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Hi Rick,
I have found the my foot pressure on the center-stand is far more important than my pulling on the lift handle or on the handlebar.  I can lower the centerstand with my foot and stand on the foot lever while lifting slightly and rocking the bike backwards, and it rotates up. I'm about your height, but a fair bit lighter.
Things to check:
- Is your bike riding low?  That rear shock might have sagged.  I needed to replace mine.  If you're not on the seat, the bike should be at the top of its suspension travel.  The eccentric adjusters are sometimes rotated (intentionally) to lower the bike by 1.5".  I find that if my bike rides with the rear suspension low (or even the rear tire below 41psi), it feels a bit truckish, and the forces needed to put it on the centerstand are much higher.- How much is in your panniers?  I keep mine pretty full and my bike is much easier to put on the centerstand than with the panniers empty or off.- Is there anything wrong with the centerstand?  Lubricate the hinge points and check for rust.  Some owners (I've been guilty as charged) have sat on the bike while on the centerstand and rocked the bike forward to come down on the tires.  Some of the experts on this list strongly recommend against doing that.
- Dave
 
      From: "[hidden email] [TriumphTrophy]" <[hidden email]>
 To: [hidden email]
 Sent: Monday, October 17, 2016 5:39 PM
 Subject: [TriumphTrophy] Center stand failure
   
    Well, I was all proud last week.  Took a picture of my odometer with 68,888 miles and was going to post up a picture at my next opportunity.  I haven't got around to it but I have an issue.
I vaguely remember Papa Jack or one of the regular's posting that they put their back tire on a board prior to putting the bike on the center stand.  I have always just muscled it up with no assistance but wondered how some of the older or slighter members do this.  I am 220# and 5' 10", but was often wondering how long I would be able to manhandle this bike onto the center stand.
Last night on my way home I discovered another reason to not manhandle this bike onto the center stand.  I got off the bike and placed my foot on the foot pedal of the center stand and braced for the hoist.  The tubular arm (foot pedal) peeled back (sheared about 75% of the weld) like a banana and I almost lost the bike to the right hand side.  I was able to keep her upright but just barely.  I was surprised to see that this arm is nothing more that 1/32 tubular steal.  I am surprised it lasted 20 years.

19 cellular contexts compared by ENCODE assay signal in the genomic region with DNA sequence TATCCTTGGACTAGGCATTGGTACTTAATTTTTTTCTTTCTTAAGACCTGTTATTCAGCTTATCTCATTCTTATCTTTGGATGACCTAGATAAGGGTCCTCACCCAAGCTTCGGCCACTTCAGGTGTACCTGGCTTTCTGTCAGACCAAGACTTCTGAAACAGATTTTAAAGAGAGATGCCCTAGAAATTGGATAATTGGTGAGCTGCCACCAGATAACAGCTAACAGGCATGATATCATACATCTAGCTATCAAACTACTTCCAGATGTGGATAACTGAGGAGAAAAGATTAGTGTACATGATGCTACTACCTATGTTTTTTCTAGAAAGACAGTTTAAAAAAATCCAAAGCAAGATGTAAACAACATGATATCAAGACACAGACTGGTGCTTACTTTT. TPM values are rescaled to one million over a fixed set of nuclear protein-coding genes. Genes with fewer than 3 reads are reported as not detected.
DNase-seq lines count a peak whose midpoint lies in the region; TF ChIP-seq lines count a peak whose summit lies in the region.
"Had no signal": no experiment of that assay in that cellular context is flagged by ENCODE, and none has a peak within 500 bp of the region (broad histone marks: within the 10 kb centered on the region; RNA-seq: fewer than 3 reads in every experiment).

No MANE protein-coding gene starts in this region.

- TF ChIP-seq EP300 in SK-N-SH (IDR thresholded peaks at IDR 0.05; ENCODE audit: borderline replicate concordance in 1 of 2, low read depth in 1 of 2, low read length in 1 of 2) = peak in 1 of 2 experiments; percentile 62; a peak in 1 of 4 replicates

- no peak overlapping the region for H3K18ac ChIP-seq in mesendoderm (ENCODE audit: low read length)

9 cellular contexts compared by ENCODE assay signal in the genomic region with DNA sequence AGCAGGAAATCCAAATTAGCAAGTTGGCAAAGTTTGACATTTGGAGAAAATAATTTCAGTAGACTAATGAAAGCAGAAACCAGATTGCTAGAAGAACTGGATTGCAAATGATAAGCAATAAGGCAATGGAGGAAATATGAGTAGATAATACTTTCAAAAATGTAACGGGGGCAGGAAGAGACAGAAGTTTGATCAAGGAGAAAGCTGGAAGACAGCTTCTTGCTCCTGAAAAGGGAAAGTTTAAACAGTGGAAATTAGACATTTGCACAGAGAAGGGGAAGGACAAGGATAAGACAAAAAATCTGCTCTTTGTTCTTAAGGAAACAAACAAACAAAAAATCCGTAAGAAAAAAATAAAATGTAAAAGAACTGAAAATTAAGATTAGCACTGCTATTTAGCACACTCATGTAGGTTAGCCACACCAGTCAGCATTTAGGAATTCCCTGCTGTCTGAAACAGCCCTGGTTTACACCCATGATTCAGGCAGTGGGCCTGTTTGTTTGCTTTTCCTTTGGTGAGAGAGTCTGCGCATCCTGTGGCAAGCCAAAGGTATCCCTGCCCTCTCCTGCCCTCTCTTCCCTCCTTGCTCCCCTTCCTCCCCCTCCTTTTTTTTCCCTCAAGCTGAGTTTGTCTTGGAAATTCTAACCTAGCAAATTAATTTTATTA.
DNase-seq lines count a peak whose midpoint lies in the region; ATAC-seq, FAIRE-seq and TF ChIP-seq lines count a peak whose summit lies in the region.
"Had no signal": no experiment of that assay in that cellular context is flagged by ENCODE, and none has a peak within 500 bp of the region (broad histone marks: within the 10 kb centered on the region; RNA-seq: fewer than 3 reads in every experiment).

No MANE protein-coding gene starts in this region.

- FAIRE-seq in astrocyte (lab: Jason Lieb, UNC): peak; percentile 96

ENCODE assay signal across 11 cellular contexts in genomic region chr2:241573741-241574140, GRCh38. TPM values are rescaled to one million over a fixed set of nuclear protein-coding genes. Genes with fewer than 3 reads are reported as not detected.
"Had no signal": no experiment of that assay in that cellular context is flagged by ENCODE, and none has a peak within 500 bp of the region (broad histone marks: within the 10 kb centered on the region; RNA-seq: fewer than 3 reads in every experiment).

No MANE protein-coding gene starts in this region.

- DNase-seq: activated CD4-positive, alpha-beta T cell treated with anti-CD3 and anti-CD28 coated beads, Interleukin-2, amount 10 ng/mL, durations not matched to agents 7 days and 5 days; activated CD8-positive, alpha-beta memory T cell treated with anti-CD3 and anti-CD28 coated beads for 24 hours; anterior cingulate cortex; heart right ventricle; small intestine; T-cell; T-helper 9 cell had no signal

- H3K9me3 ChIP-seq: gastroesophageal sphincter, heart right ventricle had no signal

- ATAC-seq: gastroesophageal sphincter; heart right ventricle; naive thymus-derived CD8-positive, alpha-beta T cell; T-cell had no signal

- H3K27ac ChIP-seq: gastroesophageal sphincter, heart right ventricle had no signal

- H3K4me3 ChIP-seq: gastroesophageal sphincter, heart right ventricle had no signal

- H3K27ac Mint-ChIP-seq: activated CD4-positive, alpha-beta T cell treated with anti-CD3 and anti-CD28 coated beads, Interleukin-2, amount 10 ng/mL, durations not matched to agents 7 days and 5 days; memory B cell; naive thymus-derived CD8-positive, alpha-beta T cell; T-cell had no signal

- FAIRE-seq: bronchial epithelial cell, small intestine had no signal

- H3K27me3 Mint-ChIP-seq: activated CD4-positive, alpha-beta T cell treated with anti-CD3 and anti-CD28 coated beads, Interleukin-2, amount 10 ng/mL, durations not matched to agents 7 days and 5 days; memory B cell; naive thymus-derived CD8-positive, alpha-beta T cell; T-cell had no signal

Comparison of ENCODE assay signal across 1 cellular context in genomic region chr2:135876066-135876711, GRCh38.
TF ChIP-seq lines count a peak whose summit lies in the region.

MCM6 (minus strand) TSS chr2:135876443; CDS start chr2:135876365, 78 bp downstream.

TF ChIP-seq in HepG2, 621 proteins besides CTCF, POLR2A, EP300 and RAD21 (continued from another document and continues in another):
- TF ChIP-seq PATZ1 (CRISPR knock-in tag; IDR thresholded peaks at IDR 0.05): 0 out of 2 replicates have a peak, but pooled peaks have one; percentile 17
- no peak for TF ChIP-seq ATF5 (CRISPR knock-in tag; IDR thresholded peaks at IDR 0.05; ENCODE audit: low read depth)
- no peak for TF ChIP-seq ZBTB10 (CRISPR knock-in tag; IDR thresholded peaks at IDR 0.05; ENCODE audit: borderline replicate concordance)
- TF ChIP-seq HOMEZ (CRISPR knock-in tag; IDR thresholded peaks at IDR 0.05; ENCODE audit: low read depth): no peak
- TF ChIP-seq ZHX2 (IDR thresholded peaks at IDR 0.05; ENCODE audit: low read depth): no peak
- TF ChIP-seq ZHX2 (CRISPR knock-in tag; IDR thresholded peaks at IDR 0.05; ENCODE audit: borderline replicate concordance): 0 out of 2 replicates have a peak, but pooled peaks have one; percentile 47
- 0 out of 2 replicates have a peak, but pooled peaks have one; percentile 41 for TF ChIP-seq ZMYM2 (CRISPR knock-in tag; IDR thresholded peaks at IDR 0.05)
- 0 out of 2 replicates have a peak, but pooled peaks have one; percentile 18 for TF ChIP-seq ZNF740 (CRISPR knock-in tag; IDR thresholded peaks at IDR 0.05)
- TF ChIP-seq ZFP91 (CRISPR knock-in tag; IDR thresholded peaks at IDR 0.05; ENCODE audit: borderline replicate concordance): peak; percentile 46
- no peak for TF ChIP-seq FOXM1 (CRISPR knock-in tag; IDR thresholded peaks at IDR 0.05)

Anyone have a spare center stand or are they available still through a dealer?  Has anyone broken this arm and tried to reinforce/repair it?  I seldom used the side stand because the bike leans so much, it's hard to use the left saddle bag and I often use the top of the bike to set my glasses, cell phone, lunch box, mail, etc. after I have dismounted and I am preparing to go into work or back home.  I have also heard of members building up the side stand foot so it doesn't lean as drastically.
Any insight would be greatly appreciated.
RickNM, USA  #yiv6448422838 #yiv6448422838 -- #yiv6448422838ygrp-mkp {border:1px solid #d8d8d8;font-family:Arial;margin:10px 0;padding:0 10px;}#yiv6448422838 #yiv6448422838ygrp-mkp hr {border:1px solid #d8d8d8;}#yiv6448422838 #yiv6448422838ygrp-mkp #yiv6448422838hd {color:#628c2a;font-size:85%;font-weight:700;line-height:122%;margin:10px 0;}#yiv6448422838 #yiv6448422838ygrp-mkp #yiv6448422838ads {margin-bottom:10px;}#yiv6448422838 #yiv6448422838ygrp-mkp .yiv6448422838ad {padding:0 0;}#yiv6448422838 #yiv6448422838ygrp-mkp .yiv6448422838ad p {margin:0;}#yiv6448422838 #yiv6448422838ygrp-mkp .yiv6448422838ad a {color:#0000ff;text-decoration:none;}#yiv6448422838 #yiv6448422838ygrp-sponsor #yiv6448422838ygrp-lc {font-family:Arial;}#yiv6448422838 #yiv6448422838ygrp-sponsor #yiv6448422838ygrp-lc #yiv6448422838hd {margin:10px 0px;font-weight:700;font-size:78%;line-height:122%;}#yiv6448422838 #yiv6448422838ygrp-sponsor #yiv6448422838ygrp-lc .yiv6448422838ad {margin-bottom:10px;padding:0 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